Planning ahead can help keep you and your family safe if there’s an emergency, like a natural or man-made disaster. Examples of emergencies include:
- Natural disasters like floods, tornadoes, and earthquakes
- Flu pandemics (flu outbreaks that spread around the world)
- Blackouts (where large areas lose power)
- Terrorist attacks
Emergencies can happen at any time, so it’s important to make sure you and your family are ready. Here’s what you can do:
- Get an emergency supply kit.
- Make a family emergency plan.
- Learn what to do in different types of emergencies.
Don’t wait – make a plan with your family today.
Make an emergency supply kit.
Gather supplies like water, medicines, and blankets. You won’t have time to search or shop for these supplies during an emergency, so put your kit together now. Make sure your kit includes:
- Water for at least 3 days. You’ll need at least 1 gallon of water a day for each person. Don’t forget water for your pets, too!
- Food for at least 3 days. Choose foods that don’t need to be kept cold and that you don’t need to cook – like energy bars, peanut butter, crackers, and canned fruit. Don’t forget a can opener!
- Prescription medicine that you take every day, like heart or diabetes medicine.
- A battery-powered radio with extra batteries or a hand crank radio.
- A flashlight and extra batteries.
- A whistle to call for help.
Keep your emergency supplies together in a backpack, bag, or easy-to-carry container. Use a waterproof container if possible. Store your supplies in a place that’s easy to reach.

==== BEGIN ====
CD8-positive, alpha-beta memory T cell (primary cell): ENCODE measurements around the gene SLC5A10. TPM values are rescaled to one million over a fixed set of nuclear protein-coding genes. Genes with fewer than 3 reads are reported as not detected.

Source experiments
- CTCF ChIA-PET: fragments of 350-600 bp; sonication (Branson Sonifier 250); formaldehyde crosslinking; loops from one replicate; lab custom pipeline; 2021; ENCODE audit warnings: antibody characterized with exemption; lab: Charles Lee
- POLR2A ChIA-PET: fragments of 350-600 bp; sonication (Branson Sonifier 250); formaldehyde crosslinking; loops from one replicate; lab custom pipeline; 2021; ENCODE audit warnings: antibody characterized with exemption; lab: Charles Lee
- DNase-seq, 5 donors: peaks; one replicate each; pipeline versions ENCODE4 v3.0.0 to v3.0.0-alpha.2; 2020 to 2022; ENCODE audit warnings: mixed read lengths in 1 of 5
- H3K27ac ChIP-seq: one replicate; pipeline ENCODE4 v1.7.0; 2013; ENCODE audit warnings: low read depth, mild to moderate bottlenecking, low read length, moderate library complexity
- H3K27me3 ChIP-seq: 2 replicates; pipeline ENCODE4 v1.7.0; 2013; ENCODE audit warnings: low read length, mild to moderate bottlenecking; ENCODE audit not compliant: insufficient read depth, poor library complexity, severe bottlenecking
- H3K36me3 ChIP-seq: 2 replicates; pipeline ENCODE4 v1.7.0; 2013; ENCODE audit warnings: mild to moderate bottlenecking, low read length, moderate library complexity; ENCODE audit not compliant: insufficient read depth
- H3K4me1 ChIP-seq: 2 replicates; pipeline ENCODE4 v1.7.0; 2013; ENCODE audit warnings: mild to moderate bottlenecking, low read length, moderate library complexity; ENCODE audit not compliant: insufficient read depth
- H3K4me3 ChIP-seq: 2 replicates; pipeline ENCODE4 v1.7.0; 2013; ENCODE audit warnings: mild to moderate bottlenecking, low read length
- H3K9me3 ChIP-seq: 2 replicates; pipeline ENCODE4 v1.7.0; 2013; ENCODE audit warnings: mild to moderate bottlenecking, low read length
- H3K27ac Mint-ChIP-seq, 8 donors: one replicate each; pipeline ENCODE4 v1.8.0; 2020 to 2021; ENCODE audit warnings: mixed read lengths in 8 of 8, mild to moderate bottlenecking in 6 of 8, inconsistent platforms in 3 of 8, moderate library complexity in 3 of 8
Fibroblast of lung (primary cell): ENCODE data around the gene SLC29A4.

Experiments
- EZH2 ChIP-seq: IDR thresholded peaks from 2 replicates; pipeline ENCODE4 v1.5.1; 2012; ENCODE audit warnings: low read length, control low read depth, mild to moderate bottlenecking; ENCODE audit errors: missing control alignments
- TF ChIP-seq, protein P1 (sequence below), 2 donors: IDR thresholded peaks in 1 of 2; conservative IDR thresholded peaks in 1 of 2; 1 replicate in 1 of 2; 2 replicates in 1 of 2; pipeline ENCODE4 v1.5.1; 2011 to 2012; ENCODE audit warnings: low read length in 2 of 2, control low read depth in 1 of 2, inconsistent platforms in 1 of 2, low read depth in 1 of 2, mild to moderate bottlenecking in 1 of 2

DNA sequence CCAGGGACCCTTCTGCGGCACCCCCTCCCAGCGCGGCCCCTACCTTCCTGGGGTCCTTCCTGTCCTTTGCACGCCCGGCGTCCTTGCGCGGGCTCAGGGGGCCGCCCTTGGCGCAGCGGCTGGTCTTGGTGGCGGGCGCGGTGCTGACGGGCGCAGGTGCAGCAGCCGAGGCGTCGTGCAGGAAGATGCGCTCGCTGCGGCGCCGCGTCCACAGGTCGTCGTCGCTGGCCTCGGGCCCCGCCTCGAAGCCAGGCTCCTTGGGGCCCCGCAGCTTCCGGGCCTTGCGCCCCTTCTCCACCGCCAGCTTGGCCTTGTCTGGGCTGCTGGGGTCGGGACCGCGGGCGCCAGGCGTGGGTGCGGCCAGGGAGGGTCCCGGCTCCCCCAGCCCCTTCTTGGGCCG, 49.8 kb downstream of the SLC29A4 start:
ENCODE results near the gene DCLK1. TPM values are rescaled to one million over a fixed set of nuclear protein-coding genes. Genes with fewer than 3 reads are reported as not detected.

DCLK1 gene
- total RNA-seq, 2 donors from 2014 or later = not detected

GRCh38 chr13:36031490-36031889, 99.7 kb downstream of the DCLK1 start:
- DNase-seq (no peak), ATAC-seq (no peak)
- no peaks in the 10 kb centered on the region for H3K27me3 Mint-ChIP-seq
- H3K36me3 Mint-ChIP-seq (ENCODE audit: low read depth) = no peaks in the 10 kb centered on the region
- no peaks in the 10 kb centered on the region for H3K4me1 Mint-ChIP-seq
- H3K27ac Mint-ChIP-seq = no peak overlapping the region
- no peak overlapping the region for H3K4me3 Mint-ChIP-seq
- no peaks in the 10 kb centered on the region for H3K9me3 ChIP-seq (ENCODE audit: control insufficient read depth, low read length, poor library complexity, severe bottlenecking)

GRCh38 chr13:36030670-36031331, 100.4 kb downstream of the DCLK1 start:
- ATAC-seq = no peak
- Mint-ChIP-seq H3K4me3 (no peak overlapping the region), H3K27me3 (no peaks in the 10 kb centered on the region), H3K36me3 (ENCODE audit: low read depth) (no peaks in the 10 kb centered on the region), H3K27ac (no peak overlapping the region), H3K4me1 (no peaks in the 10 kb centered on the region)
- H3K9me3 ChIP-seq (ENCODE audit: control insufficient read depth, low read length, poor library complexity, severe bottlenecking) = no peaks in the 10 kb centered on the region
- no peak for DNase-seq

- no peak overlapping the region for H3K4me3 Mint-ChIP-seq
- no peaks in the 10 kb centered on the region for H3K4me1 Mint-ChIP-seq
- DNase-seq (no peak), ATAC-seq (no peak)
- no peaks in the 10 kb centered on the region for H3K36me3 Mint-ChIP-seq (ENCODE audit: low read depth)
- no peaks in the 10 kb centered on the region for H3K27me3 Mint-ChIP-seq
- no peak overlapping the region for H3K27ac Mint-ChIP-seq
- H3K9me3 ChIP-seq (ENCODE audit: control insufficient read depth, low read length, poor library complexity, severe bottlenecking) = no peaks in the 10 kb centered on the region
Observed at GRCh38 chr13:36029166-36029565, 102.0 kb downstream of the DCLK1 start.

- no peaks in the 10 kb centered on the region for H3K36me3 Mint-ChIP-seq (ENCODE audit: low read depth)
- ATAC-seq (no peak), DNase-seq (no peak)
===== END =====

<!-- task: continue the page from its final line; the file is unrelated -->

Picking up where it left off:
For more help putting together your kit, print out this emergency supply kit checklist [PDF – 163 KB].
Make a plan.
It’s important to make a plan in case your family members aren’t in the same place when disaster strikes. Be sure to decide on an emergency contact – a person that each member of your family knows to call during an emergency.
Print this Family Emergency Plan [PDF – 520 KB]. Sit down and fill it out together so that everyone in your family knows what to do. Ask everyone to keep a copy in their wallet, purse, or backpack.
Some people may need extra help in an emergency. Find out about resources for:
- Older adults
- People with disabilities
- People with pets
Find out about plans at school and work.
Places where you and your family spend the most time, like school and work, may have their own emergency plans. Ask your employer and your child’s school for a copy of their emergency plan. Get questions to ask school or work about their emergency plan.
Know what to do during different types of emergencies.
Contact your state’s emergency management office to find out what types of disasters are most common in your area. Ask if your community has an emergency response plan.
Plan ahead for how you could take action in different types of situations. For example:
- Evacuate means leaving the area. Think about friends or relatives you could stay with in another town. What could you do with your pets? Get tips on how to plan for an evacuation.
- Shelter in place means taking shelter wherever you are – like at home, work, school, or in your car. In some emergencies, this is safer than leaving. Find out how to shelter in place.
- Quarantine (“KWAHR-en-teen”) and isolation means keeping sick people (or people who might be sick) away from other people to keep diseases from spreading. Find out more about quarantine and isolation.
Always listen to local warnings to help you decide what to do.